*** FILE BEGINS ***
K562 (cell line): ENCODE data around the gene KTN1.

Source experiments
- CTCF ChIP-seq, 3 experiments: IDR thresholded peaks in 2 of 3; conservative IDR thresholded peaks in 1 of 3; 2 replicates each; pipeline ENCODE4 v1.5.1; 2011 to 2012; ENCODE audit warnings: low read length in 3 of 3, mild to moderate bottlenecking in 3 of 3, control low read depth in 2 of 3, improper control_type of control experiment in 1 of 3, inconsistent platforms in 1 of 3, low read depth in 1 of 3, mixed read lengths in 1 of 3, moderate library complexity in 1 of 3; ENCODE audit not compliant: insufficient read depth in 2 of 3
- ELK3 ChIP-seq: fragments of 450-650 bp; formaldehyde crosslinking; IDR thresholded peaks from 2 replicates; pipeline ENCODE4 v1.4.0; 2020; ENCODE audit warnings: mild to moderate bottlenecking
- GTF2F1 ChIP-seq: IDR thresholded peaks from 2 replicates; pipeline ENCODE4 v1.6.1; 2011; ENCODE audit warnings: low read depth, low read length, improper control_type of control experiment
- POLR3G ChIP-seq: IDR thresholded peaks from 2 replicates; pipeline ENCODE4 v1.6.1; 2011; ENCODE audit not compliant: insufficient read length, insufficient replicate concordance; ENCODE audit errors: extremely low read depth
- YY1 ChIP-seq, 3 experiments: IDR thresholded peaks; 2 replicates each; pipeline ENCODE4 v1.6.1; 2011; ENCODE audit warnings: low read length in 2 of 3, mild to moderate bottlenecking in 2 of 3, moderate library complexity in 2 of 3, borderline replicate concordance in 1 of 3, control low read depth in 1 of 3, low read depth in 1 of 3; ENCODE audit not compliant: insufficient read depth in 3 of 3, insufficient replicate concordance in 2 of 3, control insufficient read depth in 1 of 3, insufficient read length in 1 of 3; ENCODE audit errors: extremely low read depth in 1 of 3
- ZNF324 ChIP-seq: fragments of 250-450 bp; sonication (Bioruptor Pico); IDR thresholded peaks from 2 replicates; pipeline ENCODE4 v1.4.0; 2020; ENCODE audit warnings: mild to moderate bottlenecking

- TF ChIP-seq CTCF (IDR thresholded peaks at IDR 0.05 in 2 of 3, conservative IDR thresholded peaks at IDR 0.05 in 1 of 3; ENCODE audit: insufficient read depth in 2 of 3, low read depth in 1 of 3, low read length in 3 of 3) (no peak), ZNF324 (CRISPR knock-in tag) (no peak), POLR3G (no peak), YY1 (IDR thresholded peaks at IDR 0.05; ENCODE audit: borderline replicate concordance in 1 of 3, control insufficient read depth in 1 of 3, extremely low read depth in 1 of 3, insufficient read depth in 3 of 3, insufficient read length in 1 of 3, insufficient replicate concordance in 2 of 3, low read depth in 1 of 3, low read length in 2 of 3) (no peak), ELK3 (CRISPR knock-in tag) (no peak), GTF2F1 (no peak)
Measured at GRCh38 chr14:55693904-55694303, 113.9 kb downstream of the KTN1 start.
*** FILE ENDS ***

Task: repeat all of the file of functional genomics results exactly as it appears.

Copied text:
K562 (cell line): ENCODE data around the gene KTN1.

Source experiments
- CTCF ChIP-seq, 3 experiments: IDR thresholded peaks in 2 of 3; conservative IDR thresholded peaks in 1 of 3; 2 replicates each; pipeline ENCODE4 v1.5.1; 2011 to 2012; ENCODE audit warnings: low read length in 3 of 3, mild to moderate bottlenecking in 3 of 3, control low read depth in 2 of 3, improper control_type of control experiment in 1 of 3, inconsistent platforms in 1 of 3, low read depth in 1 of 3, mixed read lengths in 1 of 3, moderate library complexity in 1 of 3; ENCODE audit not compliant: insufficient read depth in 2 of 3
- ELK3 ChIP-seq: fragments of 450-650 bp; formaldehyde crosslinking; IDR thresholded peaks from 2 replicates; pipeline ENCODE4 v1.4.0; 2020; ENCODE audit warnings: mild to moderate bottlenecking
- GTF2F1 ChIP-seq: IDR thresholded peaks from 2 replicates; pipeline ENCODE4 v1.6.1; 2011; ENCODE audit warnings: low read depth, low read length, improper control_type of control experiment
- POLR3G ChIP-seq: IDR thresholded peaks from 2 replicates; pipeline ENCODE4 v1.6.1; 2011; ENCODE audit not compliant: insufficient read length, insufficient replicate concordance; ENCODE audit errors: extremely low read depth
- YY1 ChIP-seq, 3 experiments: IDR thresholded peaks; 2 replicates each; pipeline ENCODE4 v1.6.1; 2011; ENCODE audit warnings: low read length in 2 of 3, mild to moderate bottlenecking in 2 of 3, moderate library complexity in 2 of 3, borderline replicate concordance in 1 of 3, control low read depth in 1 of 3, low read depth in 1 of 3; ENCODE audit not compliant: insufficient read depth in 3 of 3, insufficient replicate concordance in 2 of 3, control insufficient read depth in 1 of 3, insufficient read length in 1 of 3; ENCODE audit errors: extremely low read depth in 1 of 3
- ZNF324 ChIP-seq: fragments of 250-450 bp; sonication (Bioruptor Pico); IDR thresholded peaks from 2 replicates; pipeline ENCODE4 v1.4.0; 2020; ENCODE audit warnings: mild to moderate bottlenecking

- TF ChIP-seq CTCF (IDR thresholded peaks at IDR 0.05 in 2 of 3, conservative IDR thresholded peaks at IDR 0.05 in 1 of 3; ENCODE audit: insufficient read depth in 2 of 3, low read depth in 1 of 3, low read length in 3 of 3) (no peak), ZNF324 (CRISPR knock-in tag) (no peak), POLR3G (no peak), YY1 (IDR thresholded peaks at IDR 0.05; ENCODE audit: borderline replicate concordance in 1 of 3, control insufficient read depth in 1 of 3, extremely low read depth in 1 of 3, insufficient read depth in 3 of 3, insufficient read length in 1 of 3, insufficient replicate concordance in 2 of 3, low read depth in 1 of 3, low read length in 2 of 3) (no peak), ELK3 (CRISPR knock-in tag) (no peak), GTF2F1 (no peak)
Measured at GRCh38 chr14:55693904-55694303, 113.9 kb downstream of the KTN1 start.